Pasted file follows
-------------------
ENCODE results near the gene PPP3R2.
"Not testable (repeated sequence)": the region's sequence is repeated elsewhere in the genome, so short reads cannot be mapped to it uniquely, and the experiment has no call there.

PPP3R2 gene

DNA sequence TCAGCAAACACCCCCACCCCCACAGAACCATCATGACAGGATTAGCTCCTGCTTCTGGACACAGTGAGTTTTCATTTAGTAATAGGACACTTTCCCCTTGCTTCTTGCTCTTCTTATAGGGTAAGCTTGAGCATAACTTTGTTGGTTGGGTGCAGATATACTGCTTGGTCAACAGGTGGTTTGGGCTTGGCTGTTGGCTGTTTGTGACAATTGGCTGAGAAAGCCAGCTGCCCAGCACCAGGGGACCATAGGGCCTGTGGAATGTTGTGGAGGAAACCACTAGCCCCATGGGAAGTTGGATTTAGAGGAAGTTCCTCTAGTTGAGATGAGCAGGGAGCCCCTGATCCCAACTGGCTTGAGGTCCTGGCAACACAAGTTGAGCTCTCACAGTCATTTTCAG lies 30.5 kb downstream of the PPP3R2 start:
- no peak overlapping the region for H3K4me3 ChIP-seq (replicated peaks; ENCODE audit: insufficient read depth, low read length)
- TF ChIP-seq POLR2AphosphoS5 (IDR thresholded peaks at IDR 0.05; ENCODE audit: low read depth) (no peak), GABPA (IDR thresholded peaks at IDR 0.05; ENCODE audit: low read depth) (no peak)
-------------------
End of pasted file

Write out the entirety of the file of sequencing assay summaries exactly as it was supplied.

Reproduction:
ENCODE results near the gene PPP3R2.
"Not testable (repeated sequence)": the region's sequence is repeated elsewhere in the genome, so short reads cannot be mapped to it uniquely, and the experiment has no call there.

PPP3R2 gene

DNA sequence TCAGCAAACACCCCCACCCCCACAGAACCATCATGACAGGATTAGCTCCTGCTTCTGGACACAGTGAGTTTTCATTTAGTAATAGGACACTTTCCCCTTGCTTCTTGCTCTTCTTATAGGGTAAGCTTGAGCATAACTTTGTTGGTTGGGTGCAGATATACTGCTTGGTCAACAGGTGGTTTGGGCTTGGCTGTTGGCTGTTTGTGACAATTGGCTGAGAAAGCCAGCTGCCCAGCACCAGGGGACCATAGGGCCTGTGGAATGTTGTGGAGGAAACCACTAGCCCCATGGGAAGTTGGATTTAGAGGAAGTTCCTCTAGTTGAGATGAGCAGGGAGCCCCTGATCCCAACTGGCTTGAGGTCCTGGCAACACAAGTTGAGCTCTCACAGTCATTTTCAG lies 30.5 kb downstream of the PPP3R2 start:
- no peak overlapping the region for H3K4me3 ChIP-seq (replicated peaks; ENCODE audit: insufficient read depth, low read length)
- TF ChIP-seq POLR2AphosphoS5 (IDR thresholded peaks at IDR 0.05; ENCODE audit: low read depth) (no peak), GABPA (IDR thresholded peaks at IDR 0.05; ENCODE audit: low read depth) (no peak)